It's the humans behind the brand. Yeah, definitely Don is and I just want to keep saying this. For all you shy people out there for all you introverts. Don is a complete introvert and she has a very successful retirement lifestyle business that supports like, what matters to her. And I think that's the key that I always like to drive home, I talk about six figure businesses or million dollar companies all the time, just because numbers are tangible to me. And I'm also very goal oriented. So I like to make money, I also like to stretch myself to try and hit something like that. And so to me, if I'm operating out of my mindset, like I'm like, Okay, well, what is going to sustain my life, but then I realized at a certain point, that and I say sustain my life, like the kind of lifestyle that I want to live, then I realized at a certain point, it didn't necessarily have to be a bigger business, it just had to be either more efficient or more profitable. And that's the big lesson that I came away from the second time around is that I had a much smaller business, the sales were a fraction, or like a quarter of what I was doing in my company where I was selling like million dollars a year, higher price point, less work, no overhead, like I took home most of the money, that was the profit. So it you can have any kind of business that you want. It's really about getting clear about what you're trying to create. And then you can reverse engineer that and build the business around the lifestyle that you want. And that's like if anyone gets I mean there's so much that you guys are bringing that I probably wouldn't even have said it's like I've just like feeling so in awe of like what you guys have create all of you have created
which is amazing.
I would just add on that to what you said like you're not just adding the symbols to making a sale you're doing what really matters to you. And I'm the same to me there's there's certain things that are important to me, giving back The community is a huge one for me. And it comes back to you like I'm not doing it. You know, I'm doing things that I really want to do, like I made a not for profit design, specifically for the Canadian comfort support society. And I just had one of surgeons admin, buy one from me, and say that she's going to this big retirement party for one of the top surgeons in Canada, and she wants to make sure she gets it to be able to wear that event. You know, like, that's amazing exposure, I didn't make that pendant for that exposure. I made it because that organization is near and dear to my heart. My son was born with club feet. And I wanted to give back to that community so that everyone can afford to have treatment for their kids who are born with that condition. Just you know, like, do it from your heart, and the rest will fall into place I absolutely live for like when I get thank you cards from customers, I will do a happy dance around the house for date. It is the best feeling.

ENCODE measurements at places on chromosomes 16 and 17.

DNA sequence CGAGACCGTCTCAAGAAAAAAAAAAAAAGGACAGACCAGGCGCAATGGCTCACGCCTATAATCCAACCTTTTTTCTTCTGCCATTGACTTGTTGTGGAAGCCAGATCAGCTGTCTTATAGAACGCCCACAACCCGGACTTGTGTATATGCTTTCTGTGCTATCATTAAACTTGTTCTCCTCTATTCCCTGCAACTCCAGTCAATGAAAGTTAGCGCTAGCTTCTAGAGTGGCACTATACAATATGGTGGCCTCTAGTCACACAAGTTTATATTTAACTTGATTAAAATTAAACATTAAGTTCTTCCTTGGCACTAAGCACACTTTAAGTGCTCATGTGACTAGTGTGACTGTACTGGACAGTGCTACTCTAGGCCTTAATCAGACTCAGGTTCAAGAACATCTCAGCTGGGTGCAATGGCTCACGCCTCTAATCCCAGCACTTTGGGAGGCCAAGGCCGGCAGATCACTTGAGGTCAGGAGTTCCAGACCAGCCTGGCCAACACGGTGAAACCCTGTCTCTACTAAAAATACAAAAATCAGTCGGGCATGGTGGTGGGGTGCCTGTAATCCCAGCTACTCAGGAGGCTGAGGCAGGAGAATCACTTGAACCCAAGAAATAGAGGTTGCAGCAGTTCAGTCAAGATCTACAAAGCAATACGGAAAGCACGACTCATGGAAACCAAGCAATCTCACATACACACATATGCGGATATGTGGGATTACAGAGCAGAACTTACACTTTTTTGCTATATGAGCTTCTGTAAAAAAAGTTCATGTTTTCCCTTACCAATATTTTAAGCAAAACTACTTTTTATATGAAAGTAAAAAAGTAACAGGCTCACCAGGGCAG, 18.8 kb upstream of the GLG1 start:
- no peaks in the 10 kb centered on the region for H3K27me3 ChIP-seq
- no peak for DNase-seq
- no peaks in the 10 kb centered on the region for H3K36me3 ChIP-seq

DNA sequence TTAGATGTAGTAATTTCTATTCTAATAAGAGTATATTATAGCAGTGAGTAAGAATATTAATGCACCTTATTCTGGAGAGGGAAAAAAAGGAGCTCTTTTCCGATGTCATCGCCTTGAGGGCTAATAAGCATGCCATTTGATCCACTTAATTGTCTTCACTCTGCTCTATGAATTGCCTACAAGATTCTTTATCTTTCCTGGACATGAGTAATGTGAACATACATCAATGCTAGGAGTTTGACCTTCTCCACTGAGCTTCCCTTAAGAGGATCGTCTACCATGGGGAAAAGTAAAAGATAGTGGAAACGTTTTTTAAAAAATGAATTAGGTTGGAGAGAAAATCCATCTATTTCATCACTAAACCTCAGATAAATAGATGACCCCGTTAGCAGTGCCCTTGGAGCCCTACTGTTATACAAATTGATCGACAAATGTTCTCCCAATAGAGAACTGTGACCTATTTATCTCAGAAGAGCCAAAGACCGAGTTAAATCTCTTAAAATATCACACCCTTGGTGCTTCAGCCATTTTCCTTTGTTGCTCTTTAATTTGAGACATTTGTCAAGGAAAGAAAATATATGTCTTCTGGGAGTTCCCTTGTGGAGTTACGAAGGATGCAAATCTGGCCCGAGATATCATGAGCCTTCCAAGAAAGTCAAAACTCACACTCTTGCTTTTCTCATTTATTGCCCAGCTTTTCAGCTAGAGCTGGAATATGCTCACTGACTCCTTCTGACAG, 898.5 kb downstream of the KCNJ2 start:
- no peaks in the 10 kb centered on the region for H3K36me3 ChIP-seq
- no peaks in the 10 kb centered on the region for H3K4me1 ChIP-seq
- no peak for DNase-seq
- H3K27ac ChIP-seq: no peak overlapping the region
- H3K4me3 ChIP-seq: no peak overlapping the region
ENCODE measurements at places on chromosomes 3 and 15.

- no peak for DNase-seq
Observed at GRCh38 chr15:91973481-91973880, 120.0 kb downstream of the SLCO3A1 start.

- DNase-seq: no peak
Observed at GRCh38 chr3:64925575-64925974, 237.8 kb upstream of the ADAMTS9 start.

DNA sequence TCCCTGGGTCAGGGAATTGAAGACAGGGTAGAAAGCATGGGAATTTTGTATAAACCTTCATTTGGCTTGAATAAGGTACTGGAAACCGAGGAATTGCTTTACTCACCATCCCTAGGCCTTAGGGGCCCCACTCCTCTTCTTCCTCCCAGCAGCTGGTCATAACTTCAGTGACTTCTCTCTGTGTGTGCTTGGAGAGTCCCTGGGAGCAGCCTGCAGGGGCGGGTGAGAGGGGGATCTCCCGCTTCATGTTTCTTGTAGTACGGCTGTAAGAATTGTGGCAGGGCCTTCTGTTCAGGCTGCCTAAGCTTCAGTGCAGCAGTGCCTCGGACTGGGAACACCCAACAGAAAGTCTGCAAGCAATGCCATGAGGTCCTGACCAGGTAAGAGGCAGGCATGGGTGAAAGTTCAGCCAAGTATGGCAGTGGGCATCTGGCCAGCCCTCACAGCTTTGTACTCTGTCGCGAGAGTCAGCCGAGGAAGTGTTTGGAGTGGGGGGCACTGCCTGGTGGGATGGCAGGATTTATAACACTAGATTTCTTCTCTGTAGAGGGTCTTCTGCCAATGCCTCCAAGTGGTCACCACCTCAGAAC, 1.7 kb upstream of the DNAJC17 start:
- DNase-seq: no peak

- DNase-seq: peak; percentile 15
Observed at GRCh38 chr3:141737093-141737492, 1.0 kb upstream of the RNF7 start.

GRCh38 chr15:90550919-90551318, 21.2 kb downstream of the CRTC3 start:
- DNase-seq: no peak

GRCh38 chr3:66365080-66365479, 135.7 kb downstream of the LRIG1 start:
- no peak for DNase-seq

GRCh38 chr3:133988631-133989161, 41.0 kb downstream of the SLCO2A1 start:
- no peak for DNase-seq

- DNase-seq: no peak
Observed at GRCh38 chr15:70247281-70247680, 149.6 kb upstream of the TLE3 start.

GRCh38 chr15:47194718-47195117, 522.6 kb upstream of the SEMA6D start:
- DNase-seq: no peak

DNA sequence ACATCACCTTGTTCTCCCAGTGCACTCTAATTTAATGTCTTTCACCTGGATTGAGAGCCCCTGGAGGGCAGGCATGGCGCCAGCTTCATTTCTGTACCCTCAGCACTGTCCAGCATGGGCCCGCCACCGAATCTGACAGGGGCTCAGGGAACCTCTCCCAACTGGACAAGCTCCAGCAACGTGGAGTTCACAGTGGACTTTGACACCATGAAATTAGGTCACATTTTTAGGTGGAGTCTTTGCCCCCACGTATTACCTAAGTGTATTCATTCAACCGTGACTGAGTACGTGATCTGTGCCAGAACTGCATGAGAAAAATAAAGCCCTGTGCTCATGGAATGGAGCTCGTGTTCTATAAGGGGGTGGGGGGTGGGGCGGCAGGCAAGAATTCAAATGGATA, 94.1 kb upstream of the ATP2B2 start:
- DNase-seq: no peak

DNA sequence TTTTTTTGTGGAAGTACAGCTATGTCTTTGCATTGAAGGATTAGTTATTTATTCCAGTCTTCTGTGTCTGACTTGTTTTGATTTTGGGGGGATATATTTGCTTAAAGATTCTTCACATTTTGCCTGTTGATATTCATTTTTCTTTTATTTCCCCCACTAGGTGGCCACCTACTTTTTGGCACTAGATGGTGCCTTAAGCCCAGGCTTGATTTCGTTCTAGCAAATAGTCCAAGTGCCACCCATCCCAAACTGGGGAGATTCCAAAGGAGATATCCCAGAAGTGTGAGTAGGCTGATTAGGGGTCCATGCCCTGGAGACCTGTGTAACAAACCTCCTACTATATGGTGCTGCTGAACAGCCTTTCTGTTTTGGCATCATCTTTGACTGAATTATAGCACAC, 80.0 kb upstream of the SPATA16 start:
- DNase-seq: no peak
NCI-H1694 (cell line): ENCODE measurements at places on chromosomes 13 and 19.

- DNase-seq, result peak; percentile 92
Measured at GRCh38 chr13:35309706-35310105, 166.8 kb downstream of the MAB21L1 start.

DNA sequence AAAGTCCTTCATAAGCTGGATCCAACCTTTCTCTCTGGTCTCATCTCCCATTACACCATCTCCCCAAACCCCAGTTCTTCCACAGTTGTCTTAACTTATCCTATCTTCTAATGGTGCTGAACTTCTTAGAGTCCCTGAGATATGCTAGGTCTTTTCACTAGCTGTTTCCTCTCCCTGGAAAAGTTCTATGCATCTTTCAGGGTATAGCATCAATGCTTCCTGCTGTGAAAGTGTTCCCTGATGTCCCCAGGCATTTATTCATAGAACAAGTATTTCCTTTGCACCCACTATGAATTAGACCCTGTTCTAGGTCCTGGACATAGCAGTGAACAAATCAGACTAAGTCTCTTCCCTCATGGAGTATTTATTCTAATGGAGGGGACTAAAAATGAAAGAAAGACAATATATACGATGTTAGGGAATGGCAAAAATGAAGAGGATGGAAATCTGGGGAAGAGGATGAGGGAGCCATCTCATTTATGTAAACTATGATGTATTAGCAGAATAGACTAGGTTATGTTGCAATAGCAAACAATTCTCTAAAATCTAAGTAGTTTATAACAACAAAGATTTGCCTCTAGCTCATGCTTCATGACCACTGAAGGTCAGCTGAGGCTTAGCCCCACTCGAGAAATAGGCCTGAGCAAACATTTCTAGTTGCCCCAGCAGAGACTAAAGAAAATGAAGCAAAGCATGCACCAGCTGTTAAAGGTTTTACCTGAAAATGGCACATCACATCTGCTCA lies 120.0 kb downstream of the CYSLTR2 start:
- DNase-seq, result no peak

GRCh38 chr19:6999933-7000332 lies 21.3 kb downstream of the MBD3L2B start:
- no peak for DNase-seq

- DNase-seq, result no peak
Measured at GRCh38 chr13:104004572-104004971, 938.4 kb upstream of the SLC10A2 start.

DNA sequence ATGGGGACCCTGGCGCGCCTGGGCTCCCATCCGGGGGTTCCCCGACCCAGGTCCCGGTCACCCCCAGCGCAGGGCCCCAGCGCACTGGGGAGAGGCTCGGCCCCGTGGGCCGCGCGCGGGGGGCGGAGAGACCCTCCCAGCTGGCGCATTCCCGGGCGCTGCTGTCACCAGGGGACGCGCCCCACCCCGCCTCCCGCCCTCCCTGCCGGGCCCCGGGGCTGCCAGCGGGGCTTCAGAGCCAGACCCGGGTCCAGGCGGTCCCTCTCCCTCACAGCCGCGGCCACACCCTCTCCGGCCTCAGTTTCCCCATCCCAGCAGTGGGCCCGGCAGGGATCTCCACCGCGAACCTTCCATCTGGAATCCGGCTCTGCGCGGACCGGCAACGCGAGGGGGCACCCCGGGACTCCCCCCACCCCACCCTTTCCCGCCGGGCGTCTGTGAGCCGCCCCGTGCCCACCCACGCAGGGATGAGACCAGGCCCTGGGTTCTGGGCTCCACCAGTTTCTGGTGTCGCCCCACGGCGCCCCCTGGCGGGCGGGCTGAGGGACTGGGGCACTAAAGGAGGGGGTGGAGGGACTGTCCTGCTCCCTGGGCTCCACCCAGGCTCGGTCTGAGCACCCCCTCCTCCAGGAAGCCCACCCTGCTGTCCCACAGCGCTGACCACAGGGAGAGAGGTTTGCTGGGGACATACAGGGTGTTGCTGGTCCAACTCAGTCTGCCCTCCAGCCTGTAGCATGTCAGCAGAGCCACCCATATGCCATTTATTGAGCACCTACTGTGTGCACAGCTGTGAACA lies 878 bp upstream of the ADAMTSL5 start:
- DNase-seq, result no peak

I love it. I love that. Thank you so much. Gosh, and I've seen like all these people commenting about their experience with Laying The Foundation in the chat too. There was one I wanted to read out. And he says, says, Chelsea, you're inspiring me, I have and then there's lots of comments about the rest of you too. But like, I just want to say this. I have a lower price point to I can't believe what's possible. And Annie said, This is why I love LTF you can be a fine jeweler or doing beaded bracelets. LTF works. I'm starting with round two with it. Awesome. Okay, cool. And then Amber's saying I love people. And I love opening my heart chakra and letting people see what purple girl designs is all about. I love that. And so exciting, Rosie, great mindset. All right, thank you so much for listening to this. Ask me anything q&a, all about pricing, paying yourself, what that really means how to be thinking about your pricing all the things. And yeah, I'm excited about it. Now I know a lot of you participated in boot camp, we had over 8000 people registered for the jewelry brand makeover boot camp and our masterclass how to stand out in a saturated market with a timeless jewelry brand. And I was really excited about that. That's like some of the top numbers we've ever hit, quite frankly. And we had over 3000 people in our Facebook group, which has been unusual in the last few years because people have been kind of making this mass exodus away from Facebook, we had like sometimes almost sold out zooms, meaning we had a very close to 1000 people on each zoom, which is really huge for our community that's as small as mine. So I am just honored and thrilled that you guys were showing up for your business and doing all the things. And I'm very excited to be welcoming such rockstars into this program who are taking their business to the next level and doing some great things with it. Now with that being said, I know that a lot of you participated in boot camp and you decided not to join us for Laying The Foundation for whatever reason. And you might be listening to this show. So if you're listening to the show, I would love to ask you a favor. Could you give us a rating and review for the podcast and just let us know what you think. Obviously a positive rating and review is ideal. But I'd really love to know your opinion so that we can keep putting out great episodes that you enjoy that you want to hear about and all the things this kind of is like to me like a reciprocity. You know, we put on a lot of free out a lot of free stuff, including we worked our asses off excuse my language for this bootcamp, and it's hard for me to ask for favors but if you wouldn't mind giving us a rating review. Or if you've read my book, and you bought it on Amazon, please give that a rating and review because it helps us get in front of more jewelry business owners just like you. Thanks so much for listening to the show today. This is Tracy Matthews, signing off. Until next time